The descendent who lived in this house on today’s 75th Street and the East River was Richard Riker, born in 1773. He held a number of positions in New York including district attorney. Known for his “polished manner and social prominence,” he counted Alexander Hamilton as a friend. Riker died in 1842, and his funeral commenced in the estate house, according to the New-York Tribune. Could that be his widow in the illustration?

Cargle house, 1868

On the other side of Manhattan stood this pretty yellow house (above) with the gable roof, long side porch, and four chimneys. It was the estate home on the Cargle family at 60th Street and Tenth Avenue. It’s modest by 19th century standards, but far larger than any town house or early brownstone. The land might have even extended all the way to the Hudson River.

Who were the Cargles? This name is a mystery. Newspaper archives mention a Dr. Cargle, but so far the trail is cold. The image dates to 1868, and the paved road has a sidewalk and gas lamp. Imagine the cool river breezes on a warm summer night!

Provoost house, 1858

The Cargles lived across Manhattan from David Provoost and his family. The Provoost country residence (above) was on 57th Street and the East River, just blocks north of another fabled estate house of a notable family—that of the Beekmans.

David Provoost, or Provost, was the son of a New Amsterdam burgher who became a merchant and then mayor of New York from 1699 to 1700. Provost Street in Brooklyn and Provost Avenue in the Bronx are named for him or perhaps a family descendent. Who built the house, so grand that it qualifies as a true mansion?

Henry Delafield mansion, built in the 1830s and pictured in 1862

The Delafield house (above) is another mansion that must have been lovely and cool thanks to the East River nearby. Located on today’s East 77th Street and York Avenue, it was the home of Henry Delafield, son of John Delafield, who arrived in New York from England in 1783. John Delafield became one of the “merchant princes” of New York, according to 1912 New York Times article.

Henry Delafield also became a merchant and founded a shipping firm with his brother. His house was described by the Times as “one of the show palaces among the splendid country residences on the East Side north of 59th Street.” He died in 1875. “The latter years of his life were spent pleasantly on his fine country estate overlooking the East River,” the Times wrote. Fine, indeed!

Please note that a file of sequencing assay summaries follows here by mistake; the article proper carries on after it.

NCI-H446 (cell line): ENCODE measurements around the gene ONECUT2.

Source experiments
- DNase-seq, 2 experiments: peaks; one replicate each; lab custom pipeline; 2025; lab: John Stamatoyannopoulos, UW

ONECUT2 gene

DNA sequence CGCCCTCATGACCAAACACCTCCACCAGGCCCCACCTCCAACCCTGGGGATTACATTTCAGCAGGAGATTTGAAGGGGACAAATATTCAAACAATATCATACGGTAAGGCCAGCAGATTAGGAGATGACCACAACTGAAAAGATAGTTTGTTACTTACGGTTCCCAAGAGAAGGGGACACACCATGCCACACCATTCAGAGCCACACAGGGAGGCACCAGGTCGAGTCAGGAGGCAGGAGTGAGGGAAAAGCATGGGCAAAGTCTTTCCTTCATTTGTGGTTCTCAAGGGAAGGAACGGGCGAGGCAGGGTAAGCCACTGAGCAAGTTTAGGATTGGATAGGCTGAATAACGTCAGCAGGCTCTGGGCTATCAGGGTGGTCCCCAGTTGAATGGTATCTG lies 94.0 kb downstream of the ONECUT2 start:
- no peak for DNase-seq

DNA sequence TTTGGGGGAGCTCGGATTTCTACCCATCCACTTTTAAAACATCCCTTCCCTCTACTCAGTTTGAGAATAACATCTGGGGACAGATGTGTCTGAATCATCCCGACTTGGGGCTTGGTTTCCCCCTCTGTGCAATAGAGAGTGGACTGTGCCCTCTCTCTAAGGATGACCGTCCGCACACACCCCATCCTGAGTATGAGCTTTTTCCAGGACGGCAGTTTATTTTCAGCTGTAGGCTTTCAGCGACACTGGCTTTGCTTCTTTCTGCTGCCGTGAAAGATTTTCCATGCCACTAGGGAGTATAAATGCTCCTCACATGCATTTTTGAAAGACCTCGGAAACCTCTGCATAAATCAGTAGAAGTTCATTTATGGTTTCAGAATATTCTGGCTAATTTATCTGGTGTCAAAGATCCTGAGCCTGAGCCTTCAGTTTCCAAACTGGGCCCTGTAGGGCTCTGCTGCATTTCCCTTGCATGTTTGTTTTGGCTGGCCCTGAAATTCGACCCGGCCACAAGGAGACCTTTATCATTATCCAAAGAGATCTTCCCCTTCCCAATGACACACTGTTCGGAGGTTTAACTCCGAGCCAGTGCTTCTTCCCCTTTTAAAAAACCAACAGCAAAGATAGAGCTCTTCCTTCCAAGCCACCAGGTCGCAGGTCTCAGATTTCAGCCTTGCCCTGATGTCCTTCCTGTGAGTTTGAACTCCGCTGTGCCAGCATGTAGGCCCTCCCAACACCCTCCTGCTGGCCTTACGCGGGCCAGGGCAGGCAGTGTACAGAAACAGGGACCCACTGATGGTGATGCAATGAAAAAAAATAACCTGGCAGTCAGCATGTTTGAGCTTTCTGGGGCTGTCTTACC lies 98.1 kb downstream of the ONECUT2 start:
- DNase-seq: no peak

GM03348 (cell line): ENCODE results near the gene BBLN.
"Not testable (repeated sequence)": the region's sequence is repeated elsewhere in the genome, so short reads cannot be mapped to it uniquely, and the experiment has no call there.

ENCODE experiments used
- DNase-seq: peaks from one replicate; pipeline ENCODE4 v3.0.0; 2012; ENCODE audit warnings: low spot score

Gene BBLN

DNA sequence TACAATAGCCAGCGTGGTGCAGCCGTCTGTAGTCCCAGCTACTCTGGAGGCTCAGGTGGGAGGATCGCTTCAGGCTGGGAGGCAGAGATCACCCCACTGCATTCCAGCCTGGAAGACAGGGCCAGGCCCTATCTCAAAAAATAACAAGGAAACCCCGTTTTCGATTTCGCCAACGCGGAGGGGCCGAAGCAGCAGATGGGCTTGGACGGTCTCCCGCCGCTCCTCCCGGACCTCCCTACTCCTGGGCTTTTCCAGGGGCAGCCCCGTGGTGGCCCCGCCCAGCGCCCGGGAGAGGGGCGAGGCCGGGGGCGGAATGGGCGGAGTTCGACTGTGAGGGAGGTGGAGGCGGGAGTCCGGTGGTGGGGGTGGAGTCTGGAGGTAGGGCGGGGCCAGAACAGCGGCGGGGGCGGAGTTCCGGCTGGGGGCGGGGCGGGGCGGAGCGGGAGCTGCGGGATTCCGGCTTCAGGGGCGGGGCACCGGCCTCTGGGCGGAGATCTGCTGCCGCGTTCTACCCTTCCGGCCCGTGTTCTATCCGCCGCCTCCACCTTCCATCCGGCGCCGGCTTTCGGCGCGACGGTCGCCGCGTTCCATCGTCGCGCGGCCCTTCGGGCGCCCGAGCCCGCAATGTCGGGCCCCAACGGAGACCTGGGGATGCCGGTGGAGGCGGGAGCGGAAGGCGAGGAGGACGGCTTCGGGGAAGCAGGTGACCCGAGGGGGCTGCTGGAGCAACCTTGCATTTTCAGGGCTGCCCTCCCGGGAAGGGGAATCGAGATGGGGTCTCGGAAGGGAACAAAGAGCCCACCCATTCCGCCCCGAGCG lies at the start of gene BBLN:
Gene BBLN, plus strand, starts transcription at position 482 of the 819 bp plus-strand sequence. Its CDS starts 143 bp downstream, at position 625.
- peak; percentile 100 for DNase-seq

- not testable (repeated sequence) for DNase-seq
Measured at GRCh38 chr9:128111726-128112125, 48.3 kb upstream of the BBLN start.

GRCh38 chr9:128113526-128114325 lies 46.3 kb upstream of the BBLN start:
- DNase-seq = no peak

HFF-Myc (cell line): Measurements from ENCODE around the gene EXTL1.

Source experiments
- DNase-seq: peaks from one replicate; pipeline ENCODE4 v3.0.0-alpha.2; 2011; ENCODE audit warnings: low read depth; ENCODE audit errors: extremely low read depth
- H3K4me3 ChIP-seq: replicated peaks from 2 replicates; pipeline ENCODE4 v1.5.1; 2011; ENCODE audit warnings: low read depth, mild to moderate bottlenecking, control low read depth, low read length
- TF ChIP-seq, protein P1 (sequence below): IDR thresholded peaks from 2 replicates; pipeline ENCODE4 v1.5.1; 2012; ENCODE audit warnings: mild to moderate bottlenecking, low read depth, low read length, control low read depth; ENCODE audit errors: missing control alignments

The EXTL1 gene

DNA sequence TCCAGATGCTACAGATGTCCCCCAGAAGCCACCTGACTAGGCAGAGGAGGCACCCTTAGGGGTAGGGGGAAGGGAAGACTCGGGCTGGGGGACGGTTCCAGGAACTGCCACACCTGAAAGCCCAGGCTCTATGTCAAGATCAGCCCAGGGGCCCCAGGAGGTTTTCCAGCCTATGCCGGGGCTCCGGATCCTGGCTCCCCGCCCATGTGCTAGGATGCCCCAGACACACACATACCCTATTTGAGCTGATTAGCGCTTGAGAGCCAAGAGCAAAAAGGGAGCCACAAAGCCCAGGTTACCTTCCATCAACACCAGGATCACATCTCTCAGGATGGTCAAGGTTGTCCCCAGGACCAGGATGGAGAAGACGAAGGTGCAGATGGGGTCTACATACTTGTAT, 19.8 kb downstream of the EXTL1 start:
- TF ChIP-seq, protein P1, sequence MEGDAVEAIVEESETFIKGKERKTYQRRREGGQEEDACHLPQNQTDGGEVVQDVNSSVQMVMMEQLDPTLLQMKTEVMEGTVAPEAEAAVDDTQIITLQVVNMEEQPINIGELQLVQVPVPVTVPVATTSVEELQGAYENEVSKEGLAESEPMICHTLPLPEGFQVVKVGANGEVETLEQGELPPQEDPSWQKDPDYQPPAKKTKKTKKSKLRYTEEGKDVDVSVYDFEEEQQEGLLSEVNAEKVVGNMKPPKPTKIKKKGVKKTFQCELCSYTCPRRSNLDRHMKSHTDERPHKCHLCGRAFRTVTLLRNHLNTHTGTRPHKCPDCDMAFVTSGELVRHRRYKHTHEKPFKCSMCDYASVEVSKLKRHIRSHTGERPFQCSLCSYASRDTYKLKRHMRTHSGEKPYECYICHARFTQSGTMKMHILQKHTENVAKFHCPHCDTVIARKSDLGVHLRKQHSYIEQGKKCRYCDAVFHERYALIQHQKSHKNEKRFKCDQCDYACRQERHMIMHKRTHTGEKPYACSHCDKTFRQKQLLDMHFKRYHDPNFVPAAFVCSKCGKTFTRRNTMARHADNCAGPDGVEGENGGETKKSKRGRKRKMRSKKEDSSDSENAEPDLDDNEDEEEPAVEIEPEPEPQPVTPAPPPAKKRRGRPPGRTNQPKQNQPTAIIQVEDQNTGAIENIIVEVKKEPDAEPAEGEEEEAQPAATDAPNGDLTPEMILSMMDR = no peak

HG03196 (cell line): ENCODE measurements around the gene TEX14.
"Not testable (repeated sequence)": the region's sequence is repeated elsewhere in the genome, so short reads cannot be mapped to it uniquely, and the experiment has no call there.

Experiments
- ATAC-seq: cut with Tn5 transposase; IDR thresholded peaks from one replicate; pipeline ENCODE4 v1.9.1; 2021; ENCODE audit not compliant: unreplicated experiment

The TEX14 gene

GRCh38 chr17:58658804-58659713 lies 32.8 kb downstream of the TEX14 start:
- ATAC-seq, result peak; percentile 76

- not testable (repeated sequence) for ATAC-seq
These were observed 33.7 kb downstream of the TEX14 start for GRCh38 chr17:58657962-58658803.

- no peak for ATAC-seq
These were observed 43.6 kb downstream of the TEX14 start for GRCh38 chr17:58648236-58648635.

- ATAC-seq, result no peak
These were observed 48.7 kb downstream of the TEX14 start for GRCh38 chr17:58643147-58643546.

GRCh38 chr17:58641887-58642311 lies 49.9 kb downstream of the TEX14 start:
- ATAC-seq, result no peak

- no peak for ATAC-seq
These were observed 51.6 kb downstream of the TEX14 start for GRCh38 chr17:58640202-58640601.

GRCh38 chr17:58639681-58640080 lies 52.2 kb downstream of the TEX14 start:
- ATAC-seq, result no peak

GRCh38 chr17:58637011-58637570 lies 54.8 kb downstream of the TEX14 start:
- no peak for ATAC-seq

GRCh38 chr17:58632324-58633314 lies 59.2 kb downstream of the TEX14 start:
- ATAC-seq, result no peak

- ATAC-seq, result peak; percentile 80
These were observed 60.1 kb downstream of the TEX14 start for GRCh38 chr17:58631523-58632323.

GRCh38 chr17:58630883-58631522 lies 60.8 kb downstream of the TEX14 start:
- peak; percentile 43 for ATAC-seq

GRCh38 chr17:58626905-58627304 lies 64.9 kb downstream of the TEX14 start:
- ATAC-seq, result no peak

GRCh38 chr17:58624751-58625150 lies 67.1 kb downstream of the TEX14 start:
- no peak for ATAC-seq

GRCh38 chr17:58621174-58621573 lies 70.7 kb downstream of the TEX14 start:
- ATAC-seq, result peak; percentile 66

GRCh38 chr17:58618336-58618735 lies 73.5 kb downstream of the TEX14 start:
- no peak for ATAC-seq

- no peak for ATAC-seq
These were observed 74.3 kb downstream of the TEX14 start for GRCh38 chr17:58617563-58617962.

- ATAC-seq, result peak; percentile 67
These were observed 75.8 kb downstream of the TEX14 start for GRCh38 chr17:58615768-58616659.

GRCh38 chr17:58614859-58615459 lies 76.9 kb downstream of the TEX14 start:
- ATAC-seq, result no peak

[Images: NYPL Digital Collection]

Updated info on Talks and Tours From Ephemeral New York!

May 19, 2022

I’m excited to let everyone know that two more dates have been added in June for Ephemeral New York’s Gilded Age Mansions and Monuments walking tour. On the tour, we step back to the avenue’s 18th century roots in the Bloomingdale section of Manhattan, and then revisit it in the Gilded Age, when Riverside Drive was set to become New York’s newest “millionaire colony.”

The first tour is on Sunday, June 5 from 1-3 pm; tickets can be purchased here. The second tour is scheduled for Sunday, June 19 from 1-3 pm; tickets available here. These tours are in conjunction with the New York Adventure Club.

I also want to give an update on the Tea Talk originally scheduled at the Salmagundi Club for Thursday May 19. Because of the uptick in Covid cases in New York City, the talk has been postponed until fall.

[Images: NYPL]

The solitary walkers across the Depression-era Manhattan Bridge

May 16, 2022

Social realist artist Reginald Marsh has painted Coney Island burlesque performers, sailors and soldiers, forgotten men at lonely docks and Bowery dives, sideshow gawkers, subway riders, and sexily dressed men and women carousing and enjoying the playground that is 1920s and 1930s Manhattan after dark.

But “Manhattan Bridge,” from 1938, is different. It’s a portrait of a muscular bridge and the ordinary, solitary New Yorkers who walk across it—figures not with Marsh’s usual exaggerated expressions but with their backs turned toward us, unglamorous and getting to where they are going.